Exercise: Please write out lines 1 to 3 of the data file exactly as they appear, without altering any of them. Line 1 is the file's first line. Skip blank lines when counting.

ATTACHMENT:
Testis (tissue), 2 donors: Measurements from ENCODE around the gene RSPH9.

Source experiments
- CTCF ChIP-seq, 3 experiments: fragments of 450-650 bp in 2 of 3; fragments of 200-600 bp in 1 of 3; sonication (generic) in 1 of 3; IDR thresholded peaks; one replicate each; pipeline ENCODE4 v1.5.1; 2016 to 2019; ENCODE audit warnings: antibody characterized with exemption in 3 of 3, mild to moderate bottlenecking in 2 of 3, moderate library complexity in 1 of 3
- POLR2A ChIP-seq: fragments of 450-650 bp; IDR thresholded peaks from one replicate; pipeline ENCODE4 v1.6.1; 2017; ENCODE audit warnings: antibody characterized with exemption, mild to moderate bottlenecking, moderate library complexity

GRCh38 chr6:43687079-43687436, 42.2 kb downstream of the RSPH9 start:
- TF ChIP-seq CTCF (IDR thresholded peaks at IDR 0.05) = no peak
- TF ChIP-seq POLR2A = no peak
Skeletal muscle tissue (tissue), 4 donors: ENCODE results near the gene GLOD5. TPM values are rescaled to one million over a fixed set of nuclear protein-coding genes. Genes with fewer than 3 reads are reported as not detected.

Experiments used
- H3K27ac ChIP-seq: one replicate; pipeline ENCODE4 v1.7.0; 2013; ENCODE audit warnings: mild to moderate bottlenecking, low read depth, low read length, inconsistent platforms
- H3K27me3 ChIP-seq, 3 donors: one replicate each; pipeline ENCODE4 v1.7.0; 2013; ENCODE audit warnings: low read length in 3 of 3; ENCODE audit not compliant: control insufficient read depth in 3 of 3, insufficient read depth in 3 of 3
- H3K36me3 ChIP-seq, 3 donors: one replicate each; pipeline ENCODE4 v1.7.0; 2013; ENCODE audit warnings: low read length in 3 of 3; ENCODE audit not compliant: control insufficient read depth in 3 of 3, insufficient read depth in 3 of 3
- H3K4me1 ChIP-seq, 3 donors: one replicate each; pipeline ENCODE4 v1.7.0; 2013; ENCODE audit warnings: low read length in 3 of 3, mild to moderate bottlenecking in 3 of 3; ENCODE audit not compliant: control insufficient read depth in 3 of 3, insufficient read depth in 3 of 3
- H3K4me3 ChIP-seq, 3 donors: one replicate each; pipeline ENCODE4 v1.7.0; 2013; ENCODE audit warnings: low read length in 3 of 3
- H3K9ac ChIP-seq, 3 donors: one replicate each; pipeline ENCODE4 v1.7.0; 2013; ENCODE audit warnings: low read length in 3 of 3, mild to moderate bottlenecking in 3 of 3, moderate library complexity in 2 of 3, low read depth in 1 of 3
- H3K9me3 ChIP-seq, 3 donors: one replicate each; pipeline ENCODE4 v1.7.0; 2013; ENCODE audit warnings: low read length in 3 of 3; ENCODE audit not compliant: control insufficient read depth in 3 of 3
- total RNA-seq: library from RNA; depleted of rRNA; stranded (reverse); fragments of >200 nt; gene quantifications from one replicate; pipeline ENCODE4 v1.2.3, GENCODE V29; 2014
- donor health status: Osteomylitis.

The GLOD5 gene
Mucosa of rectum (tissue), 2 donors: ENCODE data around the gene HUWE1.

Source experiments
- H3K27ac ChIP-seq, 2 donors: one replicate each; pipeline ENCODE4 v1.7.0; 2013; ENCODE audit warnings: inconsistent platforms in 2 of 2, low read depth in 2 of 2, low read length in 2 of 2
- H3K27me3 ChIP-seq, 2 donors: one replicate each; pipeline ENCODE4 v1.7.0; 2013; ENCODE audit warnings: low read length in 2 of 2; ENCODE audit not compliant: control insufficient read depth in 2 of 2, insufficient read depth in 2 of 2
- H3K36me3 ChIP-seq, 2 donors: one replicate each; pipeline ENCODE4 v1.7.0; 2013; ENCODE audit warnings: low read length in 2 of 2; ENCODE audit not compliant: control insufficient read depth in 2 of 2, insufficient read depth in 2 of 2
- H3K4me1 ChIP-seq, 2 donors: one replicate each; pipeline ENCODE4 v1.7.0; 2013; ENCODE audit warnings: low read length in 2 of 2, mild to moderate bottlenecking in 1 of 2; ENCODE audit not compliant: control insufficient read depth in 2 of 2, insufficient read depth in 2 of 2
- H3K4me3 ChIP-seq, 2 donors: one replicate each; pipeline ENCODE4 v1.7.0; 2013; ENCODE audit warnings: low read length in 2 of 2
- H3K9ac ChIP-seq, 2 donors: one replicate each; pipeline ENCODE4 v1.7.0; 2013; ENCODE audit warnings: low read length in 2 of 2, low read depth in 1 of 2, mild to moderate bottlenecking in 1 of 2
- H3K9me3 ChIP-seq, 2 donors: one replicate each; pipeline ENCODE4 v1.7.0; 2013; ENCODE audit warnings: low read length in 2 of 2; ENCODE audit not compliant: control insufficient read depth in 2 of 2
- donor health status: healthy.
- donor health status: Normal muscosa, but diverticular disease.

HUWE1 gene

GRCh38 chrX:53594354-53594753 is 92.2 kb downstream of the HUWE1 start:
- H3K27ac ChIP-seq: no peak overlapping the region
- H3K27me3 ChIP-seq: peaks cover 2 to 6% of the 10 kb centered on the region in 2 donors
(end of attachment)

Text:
Testis (tissue), 2 donors: Measurements from ENCODE around the gene RSPH9.

Source experiments
- CTCF ChIP-seq, 3 experiments: fragments of 450-650 bp in 2 of 3; fragments of 200-600 bp in 1 of 3; sonication (generic) in 1 of 3; IDR thresholded peaks; one replicate each; pipeline ENCODE4 v1.5.1; 2016 to 2019; ENCODE audit warnings: antibody characterized with exemption in 3 of 3, mild to moderate bottlenecking in 2 of 3, moderate library complexity in 1 of 3